Thursday, July 27, 2006

Gertrude, Alice, and Duck.

Today, July 27th …

Day 4 of “Duck and Dessert”.

Today was very nearly a ducky disaster when a little last minute fact-checking revealed that the planned and written story for the day – featuring Dorothy Wordsworth, sister of William – actually happened yesterday. Luckily for us - but not for her - this day in 1946 was the day that Gertrude Stein died. As the maximum allowable number of degrees of separation between any person and any food item is three, we just make it thanks to her life partner, Alice B. Toklas, who, luckily for us, wrote a cookbook containing several recipes for duck (but only one for Haschich Fudge).

Alice’s book is fascinating as much for the anecdotes as for the recipes, and she describes how “murder in the kitchen” (i.e the killing of the main ingredient for the next meal) had to be done before Gertrude got home, “for she didn’t like to see work being done”. They were both spared the ordeal when their pet Barbary duck Blanchette was mauled by a neighbour’s dog, and the cook, anticipating that the poor thing was going to die of fright, administered three tablespoons of eau-de-vie (to flavour her flesh) and then put her out of her misery. Blanchette was cooked with orange sauce, but we have had a recipe for that this week, so today we will have duck prepared from another recipe in Alice’s book, with figs and port.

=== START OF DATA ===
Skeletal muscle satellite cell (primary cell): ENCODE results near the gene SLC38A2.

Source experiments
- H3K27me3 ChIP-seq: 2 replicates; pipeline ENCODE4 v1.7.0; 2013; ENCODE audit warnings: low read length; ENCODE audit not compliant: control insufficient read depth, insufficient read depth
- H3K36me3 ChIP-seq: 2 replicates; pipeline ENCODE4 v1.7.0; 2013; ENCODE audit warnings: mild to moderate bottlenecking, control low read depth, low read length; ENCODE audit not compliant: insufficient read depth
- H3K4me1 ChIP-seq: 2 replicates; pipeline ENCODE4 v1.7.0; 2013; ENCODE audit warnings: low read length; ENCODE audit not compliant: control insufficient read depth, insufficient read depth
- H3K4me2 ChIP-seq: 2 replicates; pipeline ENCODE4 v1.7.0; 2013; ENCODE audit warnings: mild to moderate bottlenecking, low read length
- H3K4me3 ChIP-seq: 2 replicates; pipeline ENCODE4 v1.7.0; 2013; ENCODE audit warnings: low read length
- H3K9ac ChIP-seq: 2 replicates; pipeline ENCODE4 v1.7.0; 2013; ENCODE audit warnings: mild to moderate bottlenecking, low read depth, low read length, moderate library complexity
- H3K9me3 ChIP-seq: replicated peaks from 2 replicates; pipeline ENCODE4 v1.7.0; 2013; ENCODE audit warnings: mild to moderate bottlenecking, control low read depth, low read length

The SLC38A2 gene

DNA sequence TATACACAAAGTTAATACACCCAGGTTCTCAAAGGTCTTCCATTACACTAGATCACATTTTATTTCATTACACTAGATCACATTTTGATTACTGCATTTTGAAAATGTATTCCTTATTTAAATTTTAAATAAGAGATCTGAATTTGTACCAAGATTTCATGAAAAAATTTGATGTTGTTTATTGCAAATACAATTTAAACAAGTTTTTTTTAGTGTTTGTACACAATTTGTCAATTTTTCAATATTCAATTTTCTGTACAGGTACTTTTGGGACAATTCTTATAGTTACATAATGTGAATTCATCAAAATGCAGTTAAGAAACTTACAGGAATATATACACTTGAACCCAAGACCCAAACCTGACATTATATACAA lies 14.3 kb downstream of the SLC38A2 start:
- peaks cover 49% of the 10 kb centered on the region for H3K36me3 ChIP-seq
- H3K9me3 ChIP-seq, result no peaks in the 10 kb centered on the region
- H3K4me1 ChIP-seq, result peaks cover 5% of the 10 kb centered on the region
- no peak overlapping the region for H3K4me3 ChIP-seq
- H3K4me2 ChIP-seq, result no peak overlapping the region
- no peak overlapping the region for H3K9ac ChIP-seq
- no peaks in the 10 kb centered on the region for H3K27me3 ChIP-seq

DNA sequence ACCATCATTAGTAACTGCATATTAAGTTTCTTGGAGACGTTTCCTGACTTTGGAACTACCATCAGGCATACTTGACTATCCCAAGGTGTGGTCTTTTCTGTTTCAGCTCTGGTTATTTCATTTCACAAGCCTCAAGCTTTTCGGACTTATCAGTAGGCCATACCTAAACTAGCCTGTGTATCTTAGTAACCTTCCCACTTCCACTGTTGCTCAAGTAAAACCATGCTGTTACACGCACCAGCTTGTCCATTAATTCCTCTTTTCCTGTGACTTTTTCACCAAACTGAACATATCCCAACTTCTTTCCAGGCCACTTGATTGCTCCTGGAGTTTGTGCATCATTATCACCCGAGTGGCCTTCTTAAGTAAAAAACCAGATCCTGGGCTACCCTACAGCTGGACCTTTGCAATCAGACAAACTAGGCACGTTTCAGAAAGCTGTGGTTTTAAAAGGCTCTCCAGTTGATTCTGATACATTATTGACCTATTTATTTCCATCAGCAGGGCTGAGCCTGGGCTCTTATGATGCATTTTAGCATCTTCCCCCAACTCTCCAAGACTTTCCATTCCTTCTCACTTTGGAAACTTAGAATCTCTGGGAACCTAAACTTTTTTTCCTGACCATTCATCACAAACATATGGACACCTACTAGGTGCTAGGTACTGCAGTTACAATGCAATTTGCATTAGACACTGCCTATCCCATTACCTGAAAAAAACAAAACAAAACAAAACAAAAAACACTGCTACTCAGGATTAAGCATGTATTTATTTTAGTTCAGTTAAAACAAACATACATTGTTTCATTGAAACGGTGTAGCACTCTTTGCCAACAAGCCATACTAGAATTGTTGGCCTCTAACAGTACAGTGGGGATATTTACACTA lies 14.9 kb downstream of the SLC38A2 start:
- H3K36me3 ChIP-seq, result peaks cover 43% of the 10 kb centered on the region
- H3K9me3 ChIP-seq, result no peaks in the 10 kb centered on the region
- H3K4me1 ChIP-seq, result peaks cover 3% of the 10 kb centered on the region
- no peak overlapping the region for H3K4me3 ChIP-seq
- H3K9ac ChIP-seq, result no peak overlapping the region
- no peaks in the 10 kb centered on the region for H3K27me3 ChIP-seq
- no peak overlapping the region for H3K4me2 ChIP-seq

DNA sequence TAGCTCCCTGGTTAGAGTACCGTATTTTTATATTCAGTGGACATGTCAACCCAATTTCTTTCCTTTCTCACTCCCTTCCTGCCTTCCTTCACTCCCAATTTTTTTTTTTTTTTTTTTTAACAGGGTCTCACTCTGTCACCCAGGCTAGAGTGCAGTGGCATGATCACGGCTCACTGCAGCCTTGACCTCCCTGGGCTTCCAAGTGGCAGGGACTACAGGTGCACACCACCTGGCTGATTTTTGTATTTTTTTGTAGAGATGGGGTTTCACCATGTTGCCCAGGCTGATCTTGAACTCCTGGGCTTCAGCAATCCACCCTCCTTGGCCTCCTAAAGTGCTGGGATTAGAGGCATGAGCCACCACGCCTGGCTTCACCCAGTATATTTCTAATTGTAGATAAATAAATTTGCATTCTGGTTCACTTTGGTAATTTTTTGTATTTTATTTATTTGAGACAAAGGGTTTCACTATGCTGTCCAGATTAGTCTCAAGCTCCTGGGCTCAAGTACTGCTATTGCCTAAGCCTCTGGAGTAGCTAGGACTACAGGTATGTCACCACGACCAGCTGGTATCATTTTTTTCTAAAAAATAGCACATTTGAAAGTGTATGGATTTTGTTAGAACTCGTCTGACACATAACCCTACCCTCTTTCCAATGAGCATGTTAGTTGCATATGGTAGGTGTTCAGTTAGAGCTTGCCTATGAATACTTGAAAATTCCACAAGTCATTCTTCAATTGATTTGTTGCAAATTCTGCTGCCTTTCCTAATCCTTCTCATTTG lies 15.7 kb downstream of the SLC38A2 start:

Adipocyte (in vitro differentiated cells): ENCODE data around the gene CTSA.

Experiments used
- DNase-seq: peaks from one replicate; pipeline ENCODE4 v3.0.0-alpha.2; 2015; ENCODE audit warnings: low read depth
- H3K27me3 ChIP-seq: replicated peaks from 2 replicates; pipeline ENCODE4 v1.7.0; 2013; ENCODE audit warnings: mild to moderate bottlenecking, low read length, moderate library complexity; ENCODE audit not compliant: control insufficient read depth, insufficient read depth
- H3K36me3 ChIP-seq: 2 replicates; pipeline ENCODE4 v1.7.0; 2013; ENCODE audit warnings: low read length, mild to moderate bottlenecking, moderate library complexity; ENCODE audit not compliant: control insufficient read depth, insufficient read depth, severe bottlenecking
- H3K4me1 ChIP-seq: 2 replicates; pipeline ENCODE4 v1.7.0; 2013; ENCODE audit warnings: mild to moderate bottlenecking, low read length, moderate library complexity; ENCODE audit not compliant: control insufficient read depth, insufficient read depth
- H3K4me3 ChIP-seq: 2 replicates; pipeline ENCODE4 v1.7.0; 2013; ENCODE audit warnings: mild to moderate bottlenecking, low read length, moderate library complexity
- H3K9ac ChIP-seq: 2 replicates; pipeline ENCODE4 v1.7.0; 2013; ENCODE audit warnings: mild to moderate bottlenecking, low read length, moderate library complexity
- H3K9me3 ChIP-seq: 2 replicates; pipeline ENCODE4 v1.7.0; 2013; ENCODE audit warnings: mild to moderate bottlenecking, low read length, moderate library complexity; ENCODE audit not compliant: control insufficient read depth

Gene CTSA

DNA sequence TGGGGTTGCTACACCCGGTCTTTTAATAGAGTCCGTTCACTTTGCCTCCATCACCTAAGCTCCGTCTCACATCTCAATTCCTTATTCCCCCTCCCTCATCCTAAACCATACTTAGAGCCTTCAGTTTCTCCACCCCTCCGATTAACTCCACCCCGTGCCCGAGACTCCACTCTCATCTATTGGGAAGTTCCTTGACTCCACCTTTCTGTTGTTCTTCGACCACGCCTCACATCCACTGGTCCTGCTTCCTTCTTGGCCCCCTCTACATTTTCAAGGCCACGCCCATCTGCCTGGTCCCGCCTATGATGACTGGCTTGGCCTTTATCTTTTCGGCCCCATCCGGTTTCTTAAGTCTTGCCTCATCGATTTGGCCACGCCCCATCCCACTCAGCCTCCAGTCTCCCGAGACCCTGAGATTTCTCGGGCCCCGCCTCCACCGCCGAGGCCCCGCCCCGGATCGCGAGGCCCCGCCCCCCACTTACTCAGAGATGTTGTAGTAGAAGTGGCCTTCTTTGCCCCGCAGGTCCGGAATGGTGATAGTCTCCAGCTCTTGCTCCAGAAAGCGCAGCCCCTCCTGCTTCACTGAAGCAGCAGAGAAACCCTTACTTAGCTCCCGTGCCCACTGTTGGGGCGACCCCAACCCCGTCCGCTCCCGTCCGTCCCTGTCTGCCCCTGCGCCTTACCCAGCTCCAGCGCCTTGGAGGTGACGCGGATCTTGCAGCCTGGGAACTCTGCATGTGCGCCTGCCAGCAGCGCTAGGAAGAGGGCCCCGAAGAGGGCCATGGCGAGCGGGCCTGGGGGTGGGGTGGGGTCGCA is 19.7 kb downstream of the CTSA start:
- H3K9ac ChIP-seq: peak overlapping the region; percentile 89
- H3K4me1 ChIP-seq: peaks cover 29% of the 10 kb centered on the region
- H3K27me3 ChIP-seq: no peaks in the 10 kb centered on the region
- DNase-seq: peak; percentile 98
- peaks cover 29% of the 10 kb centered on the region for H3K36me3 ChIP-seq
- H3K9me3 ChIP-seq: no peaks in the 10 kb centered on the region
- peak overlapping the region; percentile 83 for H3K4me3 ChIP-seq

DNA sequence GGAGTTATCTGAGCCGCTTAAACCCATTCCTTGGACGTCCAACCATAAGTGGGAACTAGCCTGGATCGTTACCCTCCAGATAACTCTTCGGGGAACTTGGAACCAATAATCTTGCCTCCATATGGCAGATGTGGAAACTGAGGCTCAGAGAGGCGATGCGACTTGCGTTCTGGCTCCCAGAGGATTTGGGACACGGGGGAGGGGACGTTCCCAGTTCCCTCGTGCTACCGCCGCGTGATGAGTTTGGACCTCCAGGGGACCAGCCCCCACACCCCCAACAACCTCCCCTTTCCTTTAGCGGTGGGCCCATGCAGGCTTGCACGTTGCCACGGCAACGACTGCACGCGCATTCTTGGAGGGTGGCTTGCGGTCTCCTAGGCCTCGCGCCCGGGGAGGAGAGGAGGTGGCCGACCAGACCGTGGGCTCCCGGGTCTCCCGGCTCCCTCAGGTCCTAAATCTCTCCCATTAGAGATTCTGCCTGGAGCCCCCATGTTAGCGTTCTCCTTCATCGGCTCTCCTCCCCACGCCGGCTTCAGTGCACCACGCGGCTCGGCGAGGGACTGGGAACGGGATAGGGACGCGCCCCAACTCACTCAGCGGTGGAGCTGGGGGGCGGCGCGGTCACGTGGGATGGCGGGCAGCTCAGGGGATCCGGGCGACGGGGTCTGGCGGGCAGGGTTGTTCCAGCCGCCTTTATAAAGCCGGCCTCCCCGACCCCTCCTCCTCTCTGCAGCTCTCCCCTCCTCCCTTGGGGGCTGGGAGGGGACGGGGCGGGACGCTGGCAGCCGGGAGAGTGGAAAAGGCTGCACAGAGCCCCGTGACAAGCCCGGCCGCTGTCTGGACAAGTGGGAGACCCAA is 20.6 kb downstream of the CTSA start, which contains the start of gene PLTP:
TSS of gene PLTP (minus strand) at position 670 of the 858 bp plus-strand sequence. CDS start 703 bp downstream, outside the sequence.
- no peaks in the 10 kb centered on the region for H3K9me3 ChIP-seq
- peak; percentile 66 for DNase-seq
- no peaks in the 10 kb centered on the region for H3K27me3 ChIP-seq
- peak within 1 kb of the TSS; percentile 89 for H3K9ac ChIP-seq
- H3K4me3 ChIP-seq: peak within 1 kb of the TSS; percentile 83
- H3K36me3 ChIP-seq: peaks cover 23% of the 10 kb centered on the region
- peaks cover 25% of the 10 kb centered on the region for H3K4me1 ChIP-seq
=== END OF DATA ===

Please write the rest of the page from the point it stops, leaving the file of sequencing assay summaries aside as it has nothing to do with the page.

Duck in Port Wine.
Put 24 figs in a wide jar to marinate for 36 hours in an excellent dry port wine and cover hermetically. Put the duck in a preheated 450 degree oven. After ¼ hour commence to baste it with the port wine in which the figs have been macerating, and which has been heated. Continue to baste every 15 minutes. Turn the duck on each side so that the legs are browned. When all the port has been used for basting, put the figs around the duck and baste with veal bouillon. Continue to baste. The duck will be cooked in an hour unless it is a very old duck indeed.

And for dessert:

Flaming Peaches.
Fresh peaches are preferable, though canned ones can be substituted. If fresh, take 6 and cover with boiling water for a few minutes and peel. Poach in 1 ½ cups of water over low flame for 3 or 4 minutes. Place in a chafing dish, add ¼ cup sugar and ¾ cup peach brandy. Bring to the table and light the chafing dish. When the syrup is about to boil light and ladle it over the peaches. Serve each peach lighted.

Tomorrow: Duck at Sea.

Quotation for the Day …

What is sauce for the goose may be sauce for the gander but is not necessarily sauce for the chicken, the duck, the turkey or the guinea hen. Alice B. Toklas; The Alice B Toklas Cookbook.

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